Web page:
FAA Completes Nationwide ADS-B Network

Hundreds of ground stations up and running.

ADS-B Map 2014

ADS-B Map 2014

Well ahead of the 2020 equipment mandate, the FAA says it has completed construction of a nationwide network of ADS-B ground stations, finishing installations of more than 600 special radio beacons from coast to coast — and beyond, in some cases — for the ongoing transition to the NextGen air traffic control system.

The ADS-B network of 634 towers enables controllers to track appropriately equipped aircraft continuously versus updates of nearly 5 seconds with radar technology. Controllers can also keep tabs on aircraft in remote regions such as mountains and over water in the Gulf of Mexico, where the sweep of radar isn't available.

"The installation of this radio network clears the way for air traffic controllers to begin using ADS-B to separate equipped aircraft nationwide," FAA Administrator Michael Huerta said. "It will also provide pilots flying aircraft equipped with the proper avionics with traffic information, weather data and other flight information."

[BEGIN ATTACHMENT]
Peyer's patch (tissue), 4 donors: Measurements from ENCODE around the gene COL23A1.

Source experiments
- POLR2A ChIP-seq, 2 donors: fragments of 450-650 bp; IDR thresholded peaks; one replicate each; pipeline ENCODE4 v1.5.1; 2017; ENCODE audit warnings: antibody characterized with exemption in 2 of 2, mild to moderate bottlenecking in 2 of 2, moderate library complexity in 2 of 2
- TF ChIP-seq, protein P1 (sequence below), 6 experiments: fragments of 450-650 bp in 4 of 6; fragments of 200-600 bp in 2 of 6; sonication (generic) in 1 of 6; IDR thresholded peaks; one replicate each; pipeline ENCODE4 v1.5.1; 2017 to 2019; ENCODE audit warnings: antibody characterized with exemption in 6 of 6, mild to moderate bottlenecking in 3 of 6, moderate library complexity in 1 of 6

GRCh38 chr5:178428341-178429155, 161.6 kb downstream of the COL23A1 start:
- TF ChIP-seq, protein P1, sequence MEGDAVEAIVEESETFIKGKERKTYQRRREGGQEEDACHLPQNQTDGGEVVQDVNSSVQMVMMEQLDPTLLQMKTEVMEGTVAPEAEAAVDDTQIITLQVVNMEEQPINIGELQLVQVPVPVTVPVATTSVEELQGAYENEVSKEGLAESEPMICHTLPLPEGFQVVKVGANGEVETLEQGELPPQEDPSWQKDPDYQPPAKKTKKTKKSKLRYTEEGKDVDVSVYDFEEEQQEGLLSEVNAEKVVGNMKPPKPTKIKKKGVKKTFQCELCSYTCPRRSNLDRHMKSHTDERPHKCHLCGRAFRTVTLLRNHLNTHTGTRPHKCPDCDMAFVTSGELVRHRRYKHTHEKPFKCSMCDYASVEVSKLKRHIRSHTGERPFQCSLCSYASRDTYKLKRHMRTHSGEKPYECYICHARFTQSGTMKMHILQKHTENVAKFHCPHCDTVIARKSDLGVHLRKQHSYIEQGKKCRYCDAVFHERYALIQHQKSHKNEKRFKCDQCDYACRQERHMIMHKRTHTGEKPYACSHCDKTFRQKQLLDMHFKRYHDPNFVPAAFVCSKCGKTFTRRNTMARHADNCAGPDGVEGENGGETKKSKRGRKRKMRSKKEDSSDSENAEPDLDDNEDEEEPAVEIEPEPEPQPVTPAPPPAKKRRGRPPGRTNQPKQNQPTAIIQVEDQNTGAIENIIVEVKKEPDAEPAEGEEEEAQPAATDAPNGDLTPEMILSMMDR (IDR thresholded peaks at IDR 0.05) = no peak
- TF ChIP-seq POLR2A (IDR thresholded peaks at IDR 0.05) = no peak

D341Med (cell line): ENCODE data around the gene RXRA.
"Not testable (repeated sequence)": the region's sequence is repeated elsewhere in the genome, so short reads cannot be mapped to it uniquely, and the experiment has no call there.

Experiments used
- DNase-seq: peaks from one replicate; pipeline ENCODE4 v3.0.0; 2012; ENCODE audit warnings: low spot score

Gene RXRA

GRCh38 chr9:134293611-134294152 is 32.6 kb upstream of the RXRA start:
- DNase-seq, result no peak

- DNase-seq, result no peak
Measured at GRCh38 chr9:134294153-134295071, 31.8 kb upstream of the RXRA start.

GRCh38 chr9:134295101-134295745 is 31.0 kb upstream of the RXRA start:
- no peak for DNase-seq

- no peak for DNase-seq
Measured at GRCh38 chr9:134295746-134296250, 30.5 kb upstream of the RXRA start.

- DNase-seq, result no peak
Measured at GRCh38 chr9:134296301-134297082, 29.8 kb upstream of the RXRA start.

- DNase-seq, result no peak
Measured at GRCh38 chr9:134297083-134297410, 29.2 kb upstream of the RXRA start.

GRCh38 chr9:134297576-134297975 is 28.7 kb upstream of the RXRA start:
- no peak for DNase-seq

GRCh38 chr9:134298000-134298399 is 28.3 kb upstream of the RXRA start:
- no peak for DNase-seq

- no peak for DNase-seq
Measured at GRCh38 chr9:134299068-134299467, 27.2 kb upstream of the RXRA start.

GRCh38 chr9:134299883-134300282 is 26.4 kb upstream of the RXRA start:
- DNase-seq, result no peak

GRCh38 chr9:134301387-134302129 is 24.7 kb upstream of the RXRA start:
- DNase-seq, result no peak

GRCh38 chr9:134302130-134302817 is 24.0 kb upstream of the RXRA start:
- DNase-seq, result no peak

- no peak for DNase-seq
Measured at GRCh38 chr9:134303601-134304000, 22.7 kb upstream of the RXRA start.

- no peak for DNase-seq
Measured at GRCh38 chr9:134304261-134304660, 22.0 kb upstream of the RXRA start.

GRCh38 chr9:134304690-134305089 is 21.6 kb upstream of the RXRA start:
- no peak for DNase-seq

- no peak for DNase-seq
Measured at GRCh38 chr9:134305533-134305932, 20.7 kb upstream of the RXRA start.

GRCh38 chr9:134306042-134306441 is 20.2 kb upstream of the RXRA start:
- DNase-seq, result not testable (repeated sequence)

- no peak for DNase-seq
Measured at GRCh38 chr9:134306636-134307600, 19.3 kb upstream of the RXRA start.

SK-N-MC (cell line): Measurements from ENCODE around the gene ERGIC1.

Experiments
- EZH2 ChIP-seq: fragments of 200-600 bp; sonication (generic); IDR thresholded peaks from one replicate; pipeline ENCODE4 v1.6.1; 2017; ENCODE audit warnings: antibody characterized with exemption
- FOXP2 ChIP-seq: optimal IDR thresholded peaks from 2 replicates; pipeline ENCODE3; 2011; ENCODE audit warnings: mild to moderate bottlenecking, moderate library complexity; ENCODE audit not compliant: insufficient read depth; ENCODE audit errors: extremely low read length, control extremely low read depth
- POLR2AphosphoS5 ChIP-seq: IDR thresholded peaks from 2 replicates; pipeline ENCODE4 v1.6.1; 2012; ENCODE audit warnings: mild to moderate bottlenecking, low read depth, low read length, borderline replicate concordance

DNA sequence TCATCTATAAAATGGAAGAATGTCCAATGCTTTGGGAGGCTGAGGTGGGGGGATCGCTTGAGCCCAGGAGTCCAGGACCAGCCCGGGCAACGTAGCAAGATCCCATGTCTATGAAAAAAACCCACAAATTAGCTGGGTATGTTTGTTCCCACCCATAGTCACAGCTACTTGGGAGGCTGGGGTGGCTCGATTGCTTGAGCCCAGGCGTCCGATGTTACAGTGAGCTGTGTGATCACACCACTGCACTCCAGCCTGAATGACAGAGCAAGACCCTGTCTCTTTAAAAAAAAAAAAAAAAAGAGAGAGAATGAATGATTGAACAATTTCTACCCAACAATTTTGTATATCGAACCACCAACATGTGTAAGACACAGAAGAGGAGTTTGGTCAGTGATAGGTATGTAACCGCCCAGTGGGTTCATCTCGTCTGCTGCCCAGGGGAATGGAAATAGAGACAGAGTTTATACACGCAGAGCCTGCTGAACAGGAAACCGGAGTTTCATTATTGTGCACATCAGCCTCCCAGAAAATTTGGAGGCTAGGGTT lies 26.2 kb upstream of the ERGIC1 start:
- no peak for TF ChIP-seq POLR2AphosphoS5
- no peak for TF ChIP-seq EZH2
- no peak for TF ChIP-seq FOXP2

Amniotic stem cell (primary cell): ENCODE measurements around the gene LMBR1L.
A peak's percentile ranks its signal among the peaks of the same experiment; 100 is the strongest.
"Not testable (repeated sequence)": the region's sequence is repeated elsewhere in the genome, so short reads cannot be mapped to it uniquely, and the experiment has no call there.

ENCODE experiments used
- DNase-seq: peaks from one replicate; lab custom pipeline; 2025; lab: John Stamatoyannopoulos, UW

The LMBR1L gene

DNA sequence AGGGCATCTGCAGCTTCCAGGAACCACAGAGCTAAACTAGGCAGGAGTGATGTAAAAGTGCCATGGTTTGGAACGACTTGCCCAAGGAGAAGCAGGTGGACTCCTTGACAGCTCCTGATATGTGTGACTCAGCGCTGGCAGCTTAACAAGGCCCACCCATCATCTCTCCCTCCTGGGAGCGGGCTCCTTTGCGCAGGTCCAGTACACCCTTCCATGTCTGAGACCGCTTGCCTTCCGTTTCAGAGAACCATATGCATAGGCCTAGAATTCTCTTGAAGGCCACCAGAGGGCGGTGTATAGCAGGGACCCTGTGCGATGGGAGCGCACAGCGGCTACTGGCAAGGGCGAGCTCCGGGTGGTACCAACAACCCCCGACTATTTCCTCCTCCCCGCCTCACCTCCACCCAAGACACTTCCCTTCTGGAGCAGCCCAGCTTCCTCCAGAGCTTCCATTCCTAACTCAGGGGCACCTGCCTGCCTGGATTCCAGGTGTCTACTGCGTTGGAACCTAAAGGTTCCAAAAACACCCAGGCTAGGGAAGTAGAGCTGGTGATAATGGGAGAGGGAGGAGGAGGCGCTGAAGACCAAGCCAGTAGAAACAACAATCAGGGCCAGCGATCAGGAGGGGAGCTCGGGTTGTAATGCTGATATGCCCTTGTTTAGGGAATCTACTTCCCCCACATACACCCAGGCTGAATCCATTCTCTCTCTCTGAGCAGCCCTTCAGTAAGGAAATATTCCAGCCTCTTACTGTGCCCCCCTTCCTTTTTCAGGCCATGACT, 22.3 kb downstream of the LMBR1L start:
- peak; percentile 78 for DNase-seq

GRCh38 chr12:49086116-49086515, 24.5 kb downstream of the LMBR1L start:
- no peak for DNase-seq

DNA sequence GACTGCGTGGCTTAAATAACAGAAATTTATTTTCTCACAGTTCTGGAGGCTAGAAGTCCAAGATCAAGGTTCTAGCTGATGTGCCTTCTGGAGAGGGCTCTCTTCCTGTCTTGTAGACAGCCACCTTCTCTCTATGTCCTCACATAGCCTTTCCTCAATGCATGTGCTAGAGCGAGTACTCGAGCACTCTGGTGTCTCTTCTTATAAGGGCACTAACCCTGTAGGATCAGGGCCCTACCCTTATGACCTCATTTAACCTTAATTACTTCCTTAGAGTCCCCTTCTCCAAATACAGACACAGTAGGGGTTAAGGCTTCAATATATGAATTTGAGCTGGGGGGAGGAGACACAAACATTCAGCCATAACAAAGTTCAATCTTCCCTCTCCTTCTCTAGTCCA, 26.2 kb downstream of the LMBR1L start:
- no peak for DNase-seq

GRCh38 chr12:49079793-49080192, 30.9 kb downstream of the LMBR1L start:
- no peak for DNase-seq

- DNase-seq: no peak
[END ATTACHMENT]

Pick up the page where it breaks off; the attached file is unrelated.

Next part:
The FAA said it is currently using ADS-B to separate aircraft at 100 of 230 ATC facilities. Full use of ADS-B at all facilities is expected by 2019. All aircraft operating in controlled airspace must be equipped with ADS-B Out avionics that broadcast their location by Jan. 1, 2020. Aircraft operators may also choose to equip with ADS-B In equipment that can provide traffic information and free weather data.

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